BluegrassBeaconLogoRight-to-work policies allow workers at privately owned companies the freedom to forgo paying union dues if they don’t agree with how their hard-earned money is being spent.

Giving Bluegrass State workers this leverage likely would result in more dues monies devoted to supporting local workers and less on extremist politicians a long way from Kentucky and programs that clash with the views and values of many Kentuckians – union and non-union alike.

According to federal Department of Labor filings, the UAW Local 2164 at the General Motors Corvette Plant in Bowling Green spent just 2 percent of its $560,000 budget on representation of its local workers in 2013.

And they’re not alone in spending very little of their members’ dues monies on contract negotiations or handling grievances while forking over a lot of cash for big-government political and social causes.

Boilermakers Local 107 in Brookfield, Wisconsin, spent just 5 percent of its $2 million budget in 2013 on representational activities. Machinists Lodge 2515 in Alamogordo, New Mexico, disbursed 23 percent of its $645,000 budget on representational activities – nearly all of which constituted payments to its officers.

Where’s the money going?

According to, the AFL-CIO in 2014 contributed more than $8 million nationally to political candidates and spent $5 million championing particular causes like the controversial pro-abortion Planned Parenthood organization.

Such spending habits make sense considering AFL-CIO president Richard Trumka’s naked admission that he got into the labor movement because he “saw it as a vehicle to do massive social change.”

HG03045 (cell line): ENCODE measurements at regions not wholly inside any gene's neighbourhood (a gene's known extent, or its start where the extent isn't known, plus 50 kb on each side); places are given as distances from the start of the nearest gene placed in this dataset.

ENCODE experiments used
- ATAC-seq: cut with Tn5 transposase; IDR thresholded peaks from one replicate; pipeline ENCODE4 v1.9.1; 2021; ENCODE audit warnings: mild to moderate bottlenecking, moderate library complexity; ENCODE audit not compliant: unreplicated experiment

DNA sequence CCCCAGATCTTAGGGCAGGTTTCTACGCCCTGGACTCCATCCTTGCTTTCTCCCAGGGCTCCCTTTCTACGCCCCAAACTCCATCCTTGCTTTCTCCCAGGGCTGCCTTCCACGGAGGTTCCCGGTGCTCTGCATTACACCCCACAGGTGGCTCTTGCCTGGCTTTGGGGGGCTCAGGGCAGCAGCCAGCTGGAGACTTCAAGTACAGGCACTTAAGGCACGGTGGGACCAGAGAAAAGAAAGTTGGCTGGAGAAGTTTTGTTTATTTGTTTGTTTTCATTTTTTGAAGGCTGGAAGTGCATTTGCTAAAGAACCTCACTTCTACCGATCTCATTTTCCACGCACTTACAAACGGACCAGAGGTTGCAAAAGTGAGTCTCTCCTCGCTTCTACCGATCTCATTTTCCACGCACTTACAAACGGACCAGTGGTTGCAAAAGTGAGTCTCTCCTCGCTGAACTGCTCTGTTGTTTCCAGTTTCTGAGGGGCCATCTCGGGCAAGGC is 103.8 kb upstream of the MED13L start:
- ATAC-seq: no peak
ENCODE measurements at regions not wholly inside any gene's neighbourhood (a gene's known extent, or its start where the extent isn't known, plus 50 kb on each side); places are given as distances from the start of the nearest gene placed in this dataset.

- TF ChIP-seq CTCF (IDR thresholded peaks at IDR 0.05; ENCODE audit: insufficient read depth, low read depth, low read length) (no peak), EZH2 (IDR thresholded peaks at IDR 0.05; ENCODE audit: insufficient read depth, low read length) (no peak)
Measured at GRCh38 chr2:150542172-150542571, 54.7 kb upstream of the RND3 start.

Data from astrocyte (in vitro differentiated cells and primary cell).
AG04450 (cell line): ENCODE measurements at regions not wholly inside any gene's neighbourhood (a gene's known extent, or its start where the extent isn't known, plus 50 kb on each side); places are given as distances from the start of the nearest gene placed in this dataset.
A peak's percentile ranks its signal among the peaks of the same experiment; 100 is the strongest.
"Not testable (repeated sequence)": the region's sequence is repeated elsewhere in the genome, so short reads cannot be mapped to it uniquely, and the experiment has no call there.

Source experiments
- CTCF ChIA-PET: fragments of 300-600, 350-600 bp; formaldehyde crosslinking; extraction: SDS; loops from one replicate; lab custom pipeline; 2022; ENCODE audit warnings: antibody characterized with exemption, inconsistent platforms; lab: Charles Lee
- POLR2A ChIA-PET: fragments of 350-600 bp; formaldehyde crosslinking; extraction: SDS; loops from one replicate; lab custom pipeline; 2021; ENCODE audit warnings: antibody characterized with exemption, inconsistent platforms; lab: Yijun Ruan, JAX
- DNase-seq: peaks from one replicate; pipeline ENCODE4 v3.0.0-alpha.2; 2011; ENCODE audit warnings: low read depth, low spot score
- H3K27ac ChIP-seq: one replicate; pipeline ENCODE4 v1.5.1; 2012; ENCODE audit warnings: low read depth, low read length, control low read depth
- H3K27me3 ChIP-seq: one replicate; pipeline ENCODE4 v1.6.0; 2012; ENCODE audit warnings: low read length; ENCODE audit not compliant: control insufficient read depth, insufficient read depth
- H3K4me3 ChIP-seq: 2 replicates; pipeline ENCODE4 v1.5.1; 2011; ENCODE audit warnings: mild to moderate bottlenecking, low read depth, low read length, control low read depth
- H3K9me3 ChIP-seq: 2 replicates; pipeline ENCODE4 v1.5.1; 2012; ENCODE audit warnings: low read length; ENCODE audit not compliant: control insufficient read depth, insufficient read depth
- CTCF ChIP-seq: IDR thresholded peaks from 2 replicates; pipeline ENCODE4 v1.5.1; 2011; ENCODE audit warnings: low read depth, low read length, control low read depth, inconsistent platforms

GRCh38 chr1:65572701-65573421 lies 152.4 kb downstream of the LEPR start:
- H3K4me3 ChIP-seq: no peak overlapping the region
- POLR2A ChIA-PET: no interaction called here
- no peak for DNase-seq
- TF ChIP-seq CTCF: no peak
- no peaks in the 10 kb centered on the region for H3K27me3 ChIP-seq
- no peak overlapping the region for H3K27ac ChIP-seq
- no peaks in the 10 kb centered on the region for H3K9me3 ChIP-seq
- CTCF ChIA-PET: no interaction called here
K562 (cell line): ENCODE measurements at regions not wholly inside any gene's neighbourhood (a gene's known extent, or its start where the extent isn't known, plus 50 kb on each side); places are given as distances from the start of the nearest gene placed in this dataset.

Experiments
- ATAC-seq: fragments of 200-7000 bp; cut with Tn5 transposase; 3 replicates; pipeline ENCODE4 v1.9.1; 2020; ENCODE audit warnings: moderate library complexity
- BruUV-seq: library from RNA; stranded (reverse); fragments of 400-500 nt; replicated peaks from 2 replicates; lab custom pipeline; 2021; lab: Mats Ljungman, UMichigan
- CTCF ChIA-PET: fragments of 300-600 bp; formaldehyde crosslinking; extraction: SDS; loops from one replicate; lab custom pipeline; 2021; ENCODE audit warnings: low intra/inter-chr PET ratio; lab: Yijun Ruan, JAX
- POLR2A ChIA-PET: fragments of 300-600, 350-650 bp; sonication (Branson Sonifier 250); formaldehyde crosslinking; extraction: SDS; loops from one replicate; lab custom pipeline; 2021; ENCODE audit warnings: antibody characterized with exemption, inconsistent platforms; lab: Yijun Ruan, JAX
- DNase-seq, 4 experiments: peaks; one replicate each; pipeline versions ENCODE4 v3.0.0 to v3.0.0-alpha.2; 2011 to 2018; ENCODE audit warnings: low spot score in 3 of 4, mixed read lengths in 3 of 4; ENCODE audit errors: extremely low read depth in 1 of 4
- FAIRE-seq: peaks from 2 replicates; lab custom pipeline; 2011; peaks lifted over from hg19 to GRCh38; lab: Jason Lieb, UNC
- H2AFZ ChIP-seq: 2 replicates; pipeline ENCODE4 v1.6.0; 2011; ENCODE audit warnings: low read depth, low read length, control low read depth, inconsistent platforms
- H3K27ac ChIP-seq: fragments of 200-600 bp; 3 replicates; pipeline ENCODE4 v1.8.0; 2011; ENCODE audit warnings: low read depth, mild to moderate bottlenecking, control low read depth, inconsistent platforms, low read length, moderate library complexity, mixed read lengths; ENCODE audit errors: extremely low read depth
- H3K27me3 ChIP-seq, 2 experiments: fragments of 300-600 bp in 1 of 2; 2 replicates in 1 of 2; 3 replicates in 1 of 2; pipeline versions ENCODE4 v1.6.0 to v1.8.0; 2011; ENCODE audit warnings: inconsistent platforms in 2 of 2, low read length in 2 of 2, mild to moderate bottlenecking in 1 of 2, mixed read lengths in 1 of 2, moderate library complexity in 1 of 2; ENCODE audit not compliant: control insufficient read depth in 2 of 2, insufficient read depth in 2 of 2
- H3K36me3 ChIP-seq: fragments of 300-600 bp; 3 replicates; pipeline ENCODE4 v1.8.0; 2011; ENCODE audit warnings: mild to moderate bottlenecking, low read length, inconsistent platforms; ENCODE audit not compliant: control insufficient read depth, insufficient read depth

But what if some union members’ views and values are different from Trumka’s? Should they still be forced to fund those efforts?

Or, what if they think dues monies should actually be used for representing workers rather than “social change?” Should they still be forced to pay dues?

Local 2164 president Eldon Renaud disingenuously berated Warren County Fiscal Court members who supported a right-to-work ordinance passed in December, accusing them of not standing up for a local company even as his union spends only 2 percent of dues monies representing its workers while sending the rest to Washington and other far-away places to fund political candidates and causes many of Renaud’s own members likely don’t support.

“If you can’t support the organization that’s supporting you, it’s gonna fall apart,” Renaud demagogued during Warren County’s right-to-work debate.

Not only has nothing fallen apart in any of the 25 states that have right-to-work policies – except, perhaps, some of the control previously held by labor-union big shots – but many union leaders actually are more responsive to members because they now must work to retain their involvement and dues payments.